This appeal to the vindication found in Revelation has taken a perhaps surprising form in 20th century America in terms of who assumes the role of victim. Candida Moss’s work on martyrdom and persecution traces the use of martyrdom language and ideology throughout Christian history arguing that that traditional history of martyrdom is a myth.33 The effect of this tradition is what is of interest here. Moss argues that if Christianity is a religion of persecution and martyrdom, then Christians who feel under attack are not only affirmed in their victim status but also frame their response in terms of war and their opponents as enemies.34
The most ironic expression of this “myth of persecution” is arguably found in its use by American evangelical Christians who use it to cast themselves as victims in an ideological war despite having immense wealth, power, and political influence. In framing themselves as victims, evangelicals and other conservative Christians undermine any attempt at political dialogue and polarize the world,35 adopting the dualistic worldview of apocalyptic texts. One can be victim or oppressor, friend or foe, winner or loser, on God’s side or on Satan’s, but either way one is at war. Evoking such rhetoric, Newt Gingrich famously claimed that the “war on Christianity” was the reason he entered the 2012 for Republican nomination.36 Compromise is not an option in such a worldview and almost any level of vitriol can be justified in response to being “persecuted” by those who are against God.37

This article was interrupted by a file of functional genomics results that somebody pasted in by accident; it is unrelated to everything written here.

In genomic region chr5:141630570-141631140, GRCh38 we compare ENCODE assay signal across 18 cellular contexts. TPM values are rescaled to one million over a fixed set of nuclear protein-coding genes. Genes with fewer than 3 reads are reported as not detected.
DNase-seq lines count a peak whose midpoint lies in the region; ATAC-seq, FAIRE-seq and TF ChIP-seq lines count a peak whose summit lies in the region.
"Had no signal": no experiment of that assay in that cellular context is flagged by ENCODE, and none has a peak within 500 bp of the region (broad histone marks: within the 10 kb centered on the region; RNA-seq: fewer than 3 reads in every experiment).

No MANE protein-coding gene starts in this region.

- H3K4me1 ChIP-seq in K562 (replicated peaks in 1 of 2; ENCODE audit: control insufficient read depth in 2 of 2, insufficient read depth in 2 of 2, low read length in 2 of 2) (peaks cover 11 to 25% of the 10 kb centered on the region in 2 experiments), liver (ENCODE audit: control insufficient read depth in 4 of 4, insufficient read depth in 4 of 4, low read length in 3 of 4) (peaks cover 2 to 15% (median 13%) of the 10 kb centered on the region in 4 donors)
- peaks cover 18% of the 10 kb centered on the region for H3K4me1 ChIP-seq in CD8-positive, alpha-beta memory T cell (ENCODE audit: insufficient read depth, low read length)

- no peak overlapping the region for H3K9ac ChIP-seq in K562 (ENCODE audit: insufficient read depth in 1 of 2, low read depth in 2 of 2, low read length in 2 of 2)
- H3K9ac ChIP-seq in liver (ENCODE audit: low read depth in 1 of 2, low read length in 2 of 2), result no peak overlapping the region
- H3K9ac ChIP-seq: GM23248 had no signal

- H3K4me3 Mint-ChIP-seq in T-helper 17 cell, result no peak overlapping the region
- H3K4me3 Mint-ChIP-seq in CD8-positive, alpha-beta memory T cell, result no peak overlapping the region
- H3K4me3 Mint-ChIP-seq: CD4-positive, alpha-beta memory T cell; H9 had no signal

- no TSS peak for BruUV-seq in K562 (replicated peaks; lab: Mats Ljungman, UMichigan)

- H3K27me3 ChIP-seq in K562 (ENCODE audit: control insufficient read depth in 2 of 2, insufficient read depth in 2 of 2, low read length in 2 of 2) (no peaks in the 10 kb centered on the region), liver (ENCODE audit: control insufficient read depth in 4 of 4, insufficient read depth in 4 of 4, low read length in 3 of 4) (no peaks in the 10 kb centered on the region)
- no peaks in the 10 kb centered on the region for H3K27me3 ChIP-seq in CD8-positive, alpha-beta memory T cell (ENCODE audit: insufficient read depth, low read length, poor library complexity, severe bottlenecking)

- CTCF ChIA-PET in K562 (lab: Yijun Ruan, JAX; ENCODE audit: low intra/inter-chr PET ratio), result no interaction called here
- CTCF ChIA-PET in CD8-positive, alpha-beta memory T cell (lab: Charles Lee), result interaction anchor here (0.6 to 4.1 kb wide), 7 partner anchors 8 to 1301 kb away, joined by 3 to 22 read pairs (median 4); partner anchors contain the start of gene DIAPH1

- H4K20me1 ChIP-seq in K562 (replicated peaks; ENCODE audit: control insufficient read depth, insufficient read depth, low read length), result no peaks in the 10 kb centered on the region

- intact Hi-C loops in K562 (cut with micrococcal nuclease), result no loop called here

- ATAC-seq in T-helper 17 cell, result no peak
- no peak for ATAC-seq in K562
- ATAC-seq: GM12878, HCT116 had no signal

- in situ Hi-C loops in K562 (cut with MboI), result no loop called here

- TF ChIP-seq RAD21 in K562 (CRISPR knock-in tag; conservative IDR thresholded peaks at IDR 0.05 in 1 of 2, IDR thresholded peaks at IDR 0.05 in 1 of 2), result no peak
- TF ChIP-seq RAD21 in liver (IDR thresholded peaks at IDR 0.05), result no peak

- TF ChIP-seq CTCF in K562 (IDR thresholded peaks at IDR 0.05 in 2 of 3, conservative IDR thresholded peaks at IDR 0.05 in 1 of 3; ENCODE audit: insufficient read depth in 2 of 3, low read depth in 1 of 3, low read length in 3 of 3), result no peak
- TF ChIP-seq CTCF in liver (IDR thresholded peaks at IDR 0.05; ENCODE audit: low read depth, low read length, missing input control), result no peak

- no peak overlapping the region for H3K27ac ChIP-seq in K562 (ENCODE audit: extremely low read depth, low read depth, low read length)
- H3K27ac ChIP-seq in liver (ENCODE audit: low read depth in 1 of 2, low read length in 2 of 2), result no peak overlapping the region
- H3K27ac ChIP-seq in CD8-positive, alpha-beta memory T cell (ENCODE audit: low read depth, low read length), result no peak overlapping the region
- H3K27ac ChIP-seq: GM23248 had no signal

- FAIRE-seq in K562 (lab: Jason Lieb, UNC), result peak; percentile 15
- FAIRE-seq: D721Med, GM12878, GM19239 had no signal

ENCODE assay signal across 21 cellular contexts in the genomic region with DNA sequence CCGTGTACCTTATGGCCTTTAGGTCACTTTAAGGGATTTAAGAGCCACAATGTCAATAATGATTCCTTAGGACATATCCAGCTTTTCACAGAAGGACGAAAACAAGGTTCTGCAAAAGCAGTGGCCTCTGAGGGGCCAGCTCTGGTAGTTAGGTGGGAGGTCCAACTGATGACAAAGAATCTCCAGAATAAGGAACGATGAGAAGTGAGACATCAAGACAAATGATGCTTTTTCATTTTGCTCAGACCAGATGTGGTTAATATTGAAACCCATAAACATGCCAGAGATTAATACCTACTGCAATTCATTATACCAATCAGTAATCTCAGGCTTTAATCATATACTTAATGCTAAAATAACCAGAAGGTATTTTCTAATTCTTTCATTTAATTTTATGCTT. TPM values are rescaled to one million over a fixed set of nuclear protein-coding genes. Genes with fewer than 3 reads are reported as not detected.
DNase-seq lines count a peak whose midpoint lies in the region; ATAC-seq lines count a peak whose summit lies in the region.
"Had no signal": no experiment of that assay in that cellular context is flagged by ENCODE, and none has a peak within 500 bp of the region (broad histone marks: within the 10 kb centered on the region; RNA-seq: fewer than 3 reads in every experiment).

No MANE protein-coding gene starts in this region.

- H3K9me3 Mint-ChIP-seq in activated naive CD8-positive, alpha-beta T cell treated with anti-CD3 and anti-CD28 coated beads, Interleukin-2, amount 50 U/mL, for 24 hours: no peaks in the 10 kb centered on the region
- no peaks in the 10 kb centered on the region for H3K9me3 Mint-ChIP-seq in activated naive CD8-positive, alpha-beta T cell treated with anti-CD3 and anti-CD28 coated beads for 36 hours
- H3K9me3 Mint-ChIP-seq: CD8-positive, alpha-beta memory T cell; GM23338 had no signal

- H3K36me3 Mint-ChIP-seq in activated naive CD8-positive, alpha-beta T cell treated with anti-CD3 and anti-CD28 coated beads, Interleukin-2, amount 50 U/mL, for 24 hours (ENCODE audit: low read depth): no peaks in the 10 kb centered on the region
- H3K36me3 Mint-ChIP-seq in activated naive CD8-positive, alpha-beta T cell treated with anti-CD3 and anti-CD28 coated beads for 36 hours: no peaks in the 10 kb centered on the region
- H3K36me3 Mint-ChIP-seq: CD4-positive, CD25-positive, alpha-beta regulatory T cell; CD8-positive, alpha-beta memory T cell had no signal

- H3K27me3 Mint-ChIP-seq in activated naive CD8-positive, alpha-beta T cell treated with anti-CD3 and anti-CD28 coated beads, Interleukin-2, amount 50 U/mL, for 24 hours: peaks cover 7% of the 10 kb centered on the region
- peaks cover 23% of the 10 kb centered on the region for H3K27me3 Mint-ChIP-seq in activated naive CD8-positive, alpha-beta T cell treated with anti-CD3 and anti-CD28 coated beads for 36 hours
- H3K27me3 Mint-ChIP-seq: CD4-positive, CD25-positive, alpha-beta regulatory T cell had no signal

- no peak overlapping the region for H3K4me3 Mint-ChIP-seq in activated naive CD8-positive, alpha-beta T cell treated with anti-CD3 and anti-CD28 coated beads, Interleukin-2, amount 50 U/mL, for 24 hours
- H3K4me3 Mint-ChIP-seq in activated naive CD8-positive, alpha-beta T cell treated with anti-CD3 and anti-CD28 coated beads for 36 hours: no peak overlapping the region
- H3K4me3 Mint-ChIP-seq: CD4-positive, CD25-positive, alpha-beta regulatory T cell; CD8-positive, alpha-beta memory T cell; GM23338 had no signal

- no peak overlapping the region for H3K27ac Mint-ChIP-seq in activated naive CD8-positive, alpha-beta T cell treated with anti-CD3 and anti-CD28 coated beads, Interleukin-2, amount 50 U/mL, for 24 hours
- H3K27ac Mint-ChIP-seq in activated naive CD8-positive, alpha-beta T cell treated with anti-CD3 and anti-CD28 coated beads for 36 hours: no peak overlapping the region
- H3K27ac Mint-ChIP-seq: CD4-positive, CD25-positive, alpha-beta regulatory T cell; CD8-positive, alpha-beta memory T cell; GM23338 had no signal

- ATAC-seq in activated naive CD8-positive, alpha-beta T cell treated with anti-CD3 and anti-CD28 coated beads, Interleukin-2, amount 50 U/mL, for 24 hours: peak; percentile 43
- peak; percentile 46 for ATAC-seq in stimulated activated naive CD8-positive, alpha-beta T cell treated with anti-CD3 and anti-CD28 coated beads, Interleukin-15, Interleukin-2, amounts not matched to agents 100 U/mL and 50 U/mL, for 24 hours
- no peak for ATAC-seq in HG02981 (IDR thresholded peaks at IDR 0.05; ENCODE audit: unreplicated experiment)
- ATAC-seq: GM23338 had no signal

This is the dangerous aftermath of Revelation: That a text written to and for an oppressed minority can be co-opted by powerful, contemporary, western Christians who see in this text a language and worldview that reinforces their sense of victimhood. The danger comes when those very Christians find justification for the same kind of hyperbolic polemics as the text itself, pitting empire against empire, incognizant that in the contemporary world the line between “Rome” (the evil empire) and God’s empire may be very thin indeed. An even worse danger occurs when the violent scenes of Revelation are taken literally or imitated by humans.38
While the attempt to create a Christian empire of victors might seem in keeping with the text, a careful reading of Revelation does not permit it. Victory is something only God bestows in Revelation and not something one can claim for oneself (5:10). Followers of Jesus are called to worship, wait, and endure faithfully and ethically, that is, to place their hope in God’s action rather than build a counter-empire based on human strength, even if faithful waiting means suffering persecution or even death. Victor status is something only God can grant, not something to be claimed for oneself through military power or political maneuvering.
We have highlighted some of the pitfalls of Revelation’s worldview when adopted too simplistically or by those who rule the empires of this world. Conversely, for those who are oppressed and powerless this text offers enormous hope. Allan Boesak acknowledges the violence inherent to Revelation’s rhetoric yet argues it is justified.39 He writes from a South African perspective, “In times of severe persecution, suffering, and death, the hearts of the faithful long passionately for signs of the power of God and for God’s intervention in their history for the sake of justice and liberation.”40 To know God has the power to overthrow even the most violent and evil regime—such as the practices of terror, torture, and death that manifest under apartheid policies in South Africa—is necessary for hope. A powerless God cannot save, but one that can overturn death and destroy evil offers hope.